Thank you for the explanation. So what config change would be required if we do not want to use source lo0? Since for PE1, 192.168.12.1 is directly connected. So the return packet should know the next-hop interface right if the source is physical interface?

Hello Chirag

The purpose of the lab was to allow connectivity between the 1.1.1.1/32 and 5.5.5.5/32 networks. This is why the ping was initiated using the loopback as the source. This was the requirement that had to be fulfilled and one way to test it is to use a ping from a source of 1.1.1.1 to verify connectivity between the specific networks.

If you don’t use the “source” keyword, then the source IP address that would be used is the IP address of the exit interface. In this case, with a destination of 5.5.5.5, the router will see from its routing table that the exit interface is Fa0/0 and would thus use 192.168.12.1 as the source IP address. This means that the echo request (ping) will use that address for the reply, so the return packet would have a destination of 192.168.12.1.

I hope this has been helpful!

Laz

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Hi Laz,
Thank you for the explanation!

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Hi Rene,

I’m trying to build the same network in packet tracer but the packet tracer is not supported to build bgp neighbor internally. Is there any other way to do the configuration on packet tracer. Or MPLS will work only in GNS3.

Hello Sharath

Unfortunately packet tracer does not support internal BGP peering nor does it support any MPLS features. Packet tracer was designed to cover the requirements of the CCNA level R&S certification. For more advanced topics you will have to use GNS3 or VIRL, or Netsim, but the latter two require some level of payment. The only free option is GNS3.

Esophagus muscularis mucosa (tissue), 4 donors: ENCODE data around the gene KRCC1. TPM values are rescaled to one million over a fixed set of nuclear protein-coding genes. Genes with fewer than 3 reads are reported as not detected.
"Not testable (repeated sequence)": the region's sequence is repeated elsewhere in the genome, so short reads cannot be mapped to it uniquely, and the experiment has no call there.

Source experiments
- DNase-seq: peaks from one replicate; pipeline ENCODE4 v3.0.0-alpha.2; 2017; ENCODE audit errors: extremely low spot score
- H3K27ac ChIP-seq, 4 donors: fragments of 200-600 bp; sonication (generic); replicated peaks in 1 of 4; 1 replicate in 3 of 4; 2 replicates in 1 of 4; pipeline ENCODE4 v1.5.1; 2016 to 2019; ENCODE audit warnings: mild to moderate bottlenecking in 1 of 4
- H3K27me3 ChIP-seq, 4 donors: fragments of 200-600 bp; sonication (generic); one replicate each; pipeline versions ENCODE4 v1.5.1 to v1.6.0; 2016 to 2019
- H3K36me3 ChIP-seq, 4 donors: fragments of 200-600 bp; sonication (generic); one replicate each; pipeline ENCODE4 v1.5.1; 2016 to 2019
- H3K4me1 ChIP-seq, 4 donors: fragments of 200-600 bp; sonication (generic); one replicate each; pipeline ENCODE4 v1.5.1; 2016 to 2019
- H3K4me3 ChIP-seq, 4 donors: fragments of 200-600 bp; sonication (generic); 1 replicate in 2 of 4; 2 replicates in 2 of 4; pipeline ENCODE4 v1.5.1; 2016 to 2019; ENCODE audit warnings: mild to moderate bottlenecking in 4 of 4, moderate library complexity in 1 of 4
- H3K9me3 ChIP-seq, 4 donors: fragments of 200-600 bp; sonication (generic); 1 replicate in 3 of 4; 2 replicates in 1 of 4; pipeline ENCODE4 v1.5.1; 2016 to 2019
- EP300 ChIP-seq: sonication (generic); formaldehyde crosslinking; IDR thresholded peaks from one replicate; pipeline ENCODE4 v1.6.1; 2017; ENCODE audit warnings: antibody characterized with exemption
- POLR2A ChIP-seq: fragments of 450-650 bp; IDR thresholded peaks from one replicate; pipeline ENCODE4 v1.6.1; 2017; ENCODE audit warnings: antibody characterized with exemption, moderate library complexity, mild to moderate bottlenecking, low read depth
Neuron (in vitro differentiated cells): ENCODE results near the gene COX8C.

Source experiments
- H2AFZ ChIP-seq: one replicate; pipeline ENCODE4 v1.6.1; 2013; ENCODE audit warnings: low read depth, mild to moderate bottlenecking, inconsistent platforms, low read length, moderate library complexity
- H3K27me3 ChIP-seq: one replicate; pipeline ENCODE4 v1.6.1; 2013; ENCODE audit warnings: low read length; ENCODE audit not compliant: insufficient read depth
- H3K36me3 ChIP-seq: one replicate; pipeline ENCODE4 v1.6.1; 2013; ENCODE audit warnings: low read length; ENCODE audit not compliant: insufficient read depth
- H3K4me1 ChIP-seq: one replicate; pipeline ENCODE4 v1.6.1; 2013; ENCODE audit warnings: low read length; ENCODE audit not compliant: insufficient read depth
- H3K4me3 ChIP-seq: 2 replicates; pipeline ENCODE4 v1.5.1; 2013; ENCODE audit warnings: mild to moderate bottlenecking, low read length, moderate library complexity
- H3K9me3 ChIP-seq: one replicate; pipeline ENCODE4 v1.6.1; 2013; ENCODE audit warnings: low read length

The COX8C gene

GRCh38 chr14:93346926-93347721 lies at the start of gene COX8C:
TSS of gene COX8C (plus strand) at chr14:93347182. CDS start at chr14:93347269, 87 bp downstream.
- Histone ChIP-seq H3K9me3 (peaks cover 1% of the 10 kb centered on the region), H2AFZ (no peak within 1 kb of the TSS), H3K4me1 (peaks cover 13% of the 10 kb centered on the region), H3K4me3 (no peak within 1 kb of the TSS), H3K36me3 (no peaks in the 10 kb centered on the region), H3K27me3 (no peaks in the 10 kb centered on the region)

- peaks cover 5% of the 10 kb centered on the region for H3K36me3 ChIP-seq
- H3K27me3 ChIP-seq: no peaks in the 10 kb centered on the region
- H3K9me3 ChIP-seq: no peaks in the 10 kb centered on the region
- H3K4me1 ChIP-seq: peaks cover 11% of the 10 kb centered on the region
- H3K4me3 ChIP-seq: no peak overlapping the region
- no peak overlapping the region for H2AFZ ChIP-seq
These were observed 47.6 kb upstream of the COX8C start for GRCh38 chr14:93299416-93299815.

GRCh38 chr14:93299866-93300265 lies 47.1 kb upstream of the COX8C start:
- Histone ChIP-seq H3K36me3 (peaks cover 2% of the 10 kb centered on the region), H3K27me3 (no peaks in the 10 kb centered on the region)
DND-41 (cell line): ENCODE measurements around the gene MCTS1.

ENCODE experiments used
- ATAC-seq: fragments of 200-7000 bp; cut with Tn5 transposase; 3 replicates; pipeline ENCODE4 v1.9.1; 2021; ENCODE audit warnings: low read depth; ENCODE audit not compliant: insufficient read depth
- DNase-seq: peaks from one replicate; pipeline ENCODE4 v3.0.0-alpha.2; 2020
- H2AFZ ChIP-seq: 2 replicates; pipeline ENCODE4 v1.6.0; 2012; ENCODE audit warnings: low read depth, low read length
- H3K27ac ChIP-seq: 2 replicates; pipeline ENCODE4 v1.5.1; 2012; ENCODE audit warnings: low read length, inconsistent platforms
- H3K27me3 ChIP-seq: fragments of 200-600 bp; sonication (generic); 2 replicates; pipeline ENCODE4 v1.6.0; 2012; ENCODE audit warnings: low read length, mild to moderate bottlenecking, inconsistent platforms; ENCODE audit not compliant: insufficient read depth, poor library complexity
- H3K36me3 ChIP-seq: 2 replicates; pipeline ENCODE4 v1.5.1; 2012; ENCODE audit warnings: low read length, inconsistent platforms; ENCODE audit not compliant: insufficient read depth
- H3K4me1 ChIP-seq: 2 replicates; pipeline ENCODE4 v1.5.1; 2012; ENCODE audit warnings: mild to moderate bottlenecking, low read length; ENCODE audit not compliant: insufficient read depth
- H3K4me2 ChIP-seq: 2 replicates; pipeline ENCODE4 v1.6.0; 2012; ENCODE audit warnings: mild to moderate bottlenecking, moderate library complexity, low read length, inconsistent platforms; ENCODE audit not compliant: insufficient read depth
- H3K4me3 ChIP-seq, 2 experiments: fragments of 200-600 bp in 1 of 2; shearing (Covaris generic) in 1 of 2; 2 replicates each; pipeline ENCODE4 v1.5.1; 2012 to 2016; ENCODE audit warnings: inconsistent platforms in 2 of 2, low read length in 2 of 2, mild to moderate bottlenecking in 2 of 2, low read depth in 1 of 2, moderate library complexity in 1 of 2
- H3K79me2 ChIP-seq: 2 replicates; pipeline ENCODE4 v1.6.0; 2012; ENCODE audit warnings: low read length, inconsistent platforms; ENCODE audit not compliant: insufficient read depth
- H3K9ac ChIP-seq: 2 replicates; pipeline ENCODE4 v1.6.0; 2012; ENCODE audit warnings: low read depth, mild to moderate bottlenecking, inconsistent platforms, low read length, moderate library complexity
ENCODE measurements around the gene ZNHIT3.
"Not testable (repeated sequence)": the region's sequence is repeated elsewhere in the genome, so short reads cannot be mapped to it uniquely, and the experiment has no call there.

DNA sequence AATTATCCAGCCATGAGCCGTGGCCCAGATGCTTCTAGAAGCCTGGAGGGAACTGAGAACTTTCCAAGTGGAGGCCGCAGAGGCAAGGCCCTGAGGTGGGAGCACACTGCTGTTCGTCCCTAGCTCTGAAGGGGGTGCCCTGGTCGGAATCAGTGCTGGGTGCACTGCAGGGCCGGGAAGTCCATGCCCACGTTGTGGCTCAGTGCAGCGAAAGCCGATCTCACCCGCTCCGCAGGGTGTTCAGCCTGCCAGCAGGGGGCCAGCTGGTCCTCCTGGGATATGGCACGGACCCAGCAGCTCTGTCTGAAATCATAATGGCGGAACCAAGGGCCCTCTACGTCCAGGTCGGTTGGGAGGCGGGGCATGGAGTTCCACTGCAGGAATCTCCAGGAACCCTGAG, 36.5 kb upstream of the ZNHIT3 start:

I hope this has been helpful!

Laz

Hi Andrew,
In terms of the order of operations, when does RT on the destination PE comes to play? I don’t quite understand it, if MPLS VPNv4 label already knows which VRF to send the packet to, what’s the BGP VPNv4 RT role here?
Thanks,
Hani

Hello Haniyeh

This is an excellent question. This question clarifies the difference between the control plane and the data plane in an MPLS/Layer3 VPN environment.

The RT is involved in the exchange of routing information between CEs. It is used to allow CEs to export and import the correct routes (via the configuration on the PEs) so that CEs of particular customers can exchange routes correctly. The RT is involved in the control plane only.

Conversely, the VPN label is something that operates in the data plane. It is involved in the routing of data packets to the appropriate CE. When a packet reaches the PE, it must know to which VRF and to which customer the packet is destined for.

So the RT is involved in the import/export of routing information (control plane) while the VPN label exists on data packets and is used to determine which VRF (and ultimately which CE) the packet is destined for.

This is described in more detail in the following lesson:


Take a look especially at the sections titled RT (Route Target) and Transport and VPN Label.

I hope this has been helpful!

Laz

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Hello, could you help me with an explanation of BGP-LU (Unicast label) please.

Where in the implemented scheme could it be applied?

Hello Alex

BGP Labelled Unicast is a feature that provides MPLS transport across IGB boundaries. What this means essentially is that you can you can send MPLS bindings between administrative systems functioning with EIGRP, OSPF, or IS-IS for example. In this way, MPLS labels can be shared with remote areas not sharing the local IGP.

BGP-LU advertisements only impact edge routers and border routers and not the transport routers found within administrative systems.

You can see a detailed example of such a network, and how it uses BGP-LU at the following link:

You can also review BGP-LU at RFC 3107.

I hope this has been helpful!

Laz

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Hi,
I have a question if PE2 has both routing information on it’s table so why PE1 has only one prefix.

Hello Dinesh

Looking at the lesson, I see that at some point eBGP is configured between PE1 and CE1. Once that is done, we can see that PE1 receives one prefix as shown below:

Now at this point only one prefix is shown because eBGP configuration is not complete for PE2 and CE2. CE2 has already been configured, but not PE2. You can see in the above image that the very next step is to configure PE2. Once this is configured, then PE1 will also see the 5.5.5.5/32 network.

I hope this has been helpful!

Laz